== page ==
2010 Alpha Panel Survey
What Women Want
National Survey Says 9/11 Defined Decade for Influential ‘Alpha’ Women
Branding Firm Ginger Consulting Releases Second Annual Alpha Panel™ ‘What Women Want’ Survey
Influential Women to U.S. Administration: It’s Still The Economy Plus Jobs, Healthcare
Leading-Edge Women More Optimistic About 2010; Focused on Health, Not Success
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MINNEAPOLIS (FEB. 8, 2010) — America’s “Alpha females” — influential women who provide a preview of what others will be thinking and doing six months to two years from now — say their aught decade was defined by one event: 9/11, according to a survey released today by Ginger Consulting, a branding and custom research firm based in Minneapolis.
Ginger’s second annual Alpha Panel™ “What Women Want” Survey gives marketers, retailers and the administration a current snapshot of what’s on the minds of America’s most influential, ahead-of-the-curve women. The mega niche of “women” influences more than 80 percent of all products and services sold in the U.S., fueling two-thirds of the U.S. Gross National Product.
Seventy percent of Alphas surveyed said 9/11 was the transformational event of the decade and will have the most far-reaching effect on their lives over the next 10 years. Other decade-defining events for Alphas were the global recession (61 percent), the election of the first African American president (41 percent) and the digital revolution (40 percent).
Alphas Cautiously Optimistic On 2010
The overall mood of Alphas entering 2010 is a bit more optimistic than 2009, but caution is still her guide, according to Ginger Principals Mary Van Note and Beth Perro-Jarvis. “What Alpha women want is to close the door on a rough decade and exhale,” said Van Note. “While half our Alpha panel continues to be optimistic but realistic, about the same as 2009, the number of women who are entering 2010 ‘filled with hope’ has doubled from 6 percent to 12 percent, signaling a positive shift.”
Personal Health Is Priority, Success Ranked Last
Health and family ranked as the most important personal priorities for Alphas for the second year in a row, according to Ginger’s Import-O-Meter™. Success again ranked dead last. “Creating fun, new experiences is trending way up for these gals,” said Perro-Jarvis. “2009 was the year to ‘strip down’ and live more in line with their personal values. Alphas will take the same pragmatic approach in 2010.”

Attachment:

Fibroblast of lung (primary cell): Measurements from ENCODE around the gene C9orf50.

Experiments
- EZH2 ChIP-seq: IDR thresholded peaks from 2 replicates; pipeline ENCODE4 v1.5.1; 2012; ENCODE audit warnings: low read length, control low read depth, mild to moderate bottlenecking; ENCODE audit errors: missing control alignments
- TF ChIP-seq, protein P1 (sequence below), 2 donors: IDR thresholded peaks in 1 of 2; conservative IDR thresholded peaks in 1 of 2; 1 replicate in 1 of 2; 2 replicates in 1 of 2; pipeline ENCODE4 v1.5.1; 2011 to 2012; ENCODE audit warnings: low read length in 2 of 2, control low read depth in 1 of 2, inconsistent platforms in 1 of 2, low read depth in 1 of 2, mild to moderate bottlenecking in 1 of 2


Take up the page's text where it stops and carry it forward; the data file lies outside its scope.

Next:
For marketers and retailers, that means this mega niche of women is making clear choices about what they’ll be doing More Of /Less Of in the year ahead. With 67 percent of Alphas saying they’ll be seeking more fun, new experiences in 2010, brands that market travel, events and sports could see the start of an upward trend, according to Van Note and Perro-Jarvis.
The majority of Alphas will continue to shop value brands and stores (68 percent), buy on sale (64 percent) and sell their unneeded stuff (63 percent). “Equally as significant is that Alphas aren’t willing to sacrifice more than they already have, signaling they’re settling into a long-term adjustment in lifestyle and priorities,” added Perro-Jarvis.
Alphas To The Administration: It’s Jobs and Healthcare in 2010
Alpha women’s top priorities for the Obama Administration continue to be focused on the economy, specifically high-quality healthcare and job creation.
“The administration is on message for Alphas so far this year,” said Van Note. “These influential women want to see action on high-quality, affordable health care and job creation.” Thirty-five percent of Alpha survey respondents ranked “stabilizing the economy” as the administration’s top priority in 2010, compared to 66 percent in 2009. Healthcare as a top political priority increased from 8 percent in 2009 to 21 percent in 2010, and job creation increased from 4 percent in 2009 to 15 percent in 2010.
Ginger’s Alpha Panel Survey was conducted online the first two weeks of January among 400 members of Ginger’s proprietary Alpha Panel from 10 U.S. markets, including New York, Chicago, Los Angeles and San Francisco. More than 150 Alpha Panel members, or 38 percent, responded to the 2010 survey.